I read a science fiction short story many years ago where the plot involved someone composing the last possible piece of music. Every combination of musical notes had been created. I don’t recall the author (it sounds like something Bradbury or Lieber or Ellison would come up with), or even the rest of the plot and how it was resolved, but I do remember thinking how sad it would be – and that this was not an impossible scenario. There are a finite number of note combinations. That number is, of course, staggeringly large (someone has made a pretty convincing attempt to compute it) but given enough time, we could run out of melodies.
This came to mind as I continued to think about this post about the obvious (to me, anyway) similarities between songs by Joe Ely and Toby Keith. Rob left a comment linking to another comparison of two similar songs; that comparison involved an analysis that went well beyond simply hearing a tune and thinking it sounded very familiar.
And then I began to wonder what the criteria are for determining whether a melody is so similar to another that it can be deemed a violation of copyright. I suspect it’s a pretty subjective judgment – but is it unnecessarily so? Music and mathematics have much in common, more so than I understand, and surely there’s a way to perform an objective computation that would spit out a “percentage match” between two songs. And, indeed, a Google search for “mathematical comparison of two melodies” turns up a number of scholarly articles on the subject.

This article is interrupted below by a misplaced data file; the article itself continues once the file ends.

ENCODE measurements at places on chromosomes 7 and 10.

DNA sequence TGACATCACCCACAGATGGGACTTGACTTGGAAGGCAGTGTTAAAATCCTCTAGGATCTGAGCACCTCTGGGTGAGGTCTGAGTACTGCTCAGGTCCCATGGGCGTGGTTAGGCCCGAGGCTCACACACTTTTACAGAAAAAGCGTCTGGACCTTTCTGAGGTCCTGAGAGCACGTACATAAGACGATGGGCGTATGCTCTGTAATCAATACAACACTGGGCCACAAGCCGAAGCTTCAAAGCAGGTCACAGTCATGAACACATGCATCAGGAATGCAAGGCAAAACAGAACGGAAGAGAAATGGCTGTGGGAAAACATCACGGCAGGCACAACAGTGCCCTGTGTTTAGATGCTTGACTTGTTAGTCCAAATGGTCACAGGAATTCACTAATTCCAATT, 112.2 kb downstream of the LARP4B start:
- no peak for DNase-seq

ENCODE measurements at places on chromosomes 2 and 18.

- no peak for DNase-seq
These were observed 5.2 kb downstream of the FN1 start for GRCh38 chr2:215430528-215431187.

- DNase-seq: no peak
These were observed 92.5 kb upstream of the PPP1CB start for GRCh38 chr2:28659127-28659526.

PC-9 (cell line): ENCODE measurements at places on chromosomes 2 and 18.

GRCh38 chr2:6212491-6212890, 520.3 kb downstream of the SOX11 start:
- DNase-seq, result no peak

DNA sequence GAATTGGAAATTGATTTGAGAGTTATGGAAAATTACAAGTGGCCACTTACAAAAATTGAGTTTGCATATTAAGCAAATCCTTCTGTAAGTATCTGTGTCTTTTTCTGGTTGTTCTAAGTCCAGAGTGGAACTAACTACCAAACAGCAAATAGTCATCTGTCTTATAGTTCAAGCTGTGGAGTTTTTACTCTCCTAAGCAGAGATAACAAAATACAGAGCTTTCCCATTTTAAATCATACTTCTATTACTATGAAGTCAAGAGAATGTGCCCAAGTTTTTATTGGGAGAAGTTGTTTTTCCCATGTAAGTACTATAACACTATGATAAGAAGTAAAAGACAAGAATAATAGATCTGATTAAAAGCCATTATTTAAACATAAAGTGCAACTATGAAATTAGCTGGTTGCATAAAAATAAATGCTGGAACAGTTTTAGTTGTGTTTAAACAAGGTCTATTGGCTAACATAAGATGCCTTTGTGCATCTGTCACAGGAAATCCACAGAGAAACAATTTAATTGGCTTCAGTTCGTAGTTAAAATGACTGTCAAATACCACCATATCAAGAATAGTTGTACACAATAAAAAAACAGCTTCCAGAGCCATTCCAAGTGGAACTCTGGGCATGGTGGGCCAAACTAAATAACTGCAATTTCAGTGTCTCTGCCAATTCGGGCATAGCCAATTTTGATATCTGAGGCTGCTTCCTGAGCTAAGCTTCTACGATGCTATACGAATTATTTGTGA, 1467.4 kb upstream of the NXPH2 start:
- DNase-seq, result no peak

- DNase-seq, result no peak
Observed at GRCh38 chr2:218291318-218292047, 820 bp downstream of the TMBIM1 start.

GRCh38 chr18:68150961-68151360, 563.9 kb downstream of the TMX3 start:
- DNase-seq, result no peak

Then there’s this article with the enchanting title of Statistical Comparison Measures for Searching in Melody Databases (PDF format). Such research has undoubtedly informed the technology behind such music identification software as Shazam and SoundHound, which are so scarily effective as to be, as they say, indistinguishable from magic. In fact, Slate described in layman’s terms the approach employed by Shazam:
Obviously, it’s much more complicated than that, and Shazam’s co-founder, Avery Li-Chun Wang, published a scholarly paper (PDF) describing the technology in more detail. And as good as Shazam is, some think SoundHound works even better (it will also identify melodies that are simply sung into a microphone). Unfortunately, SoundHound’s explanation of its technology laps over into the magical realm with its references to “Target Crystals,” and the company is obviously protecting intellectual property.
In any event, I wonder if these math-based, objective comparisons of melodies have ever been used in a court of law to determine copyright infringement, and if there are any quantified guidelines to be used by judges and juries in making such calls. Gee, if there was only some way of searching a database…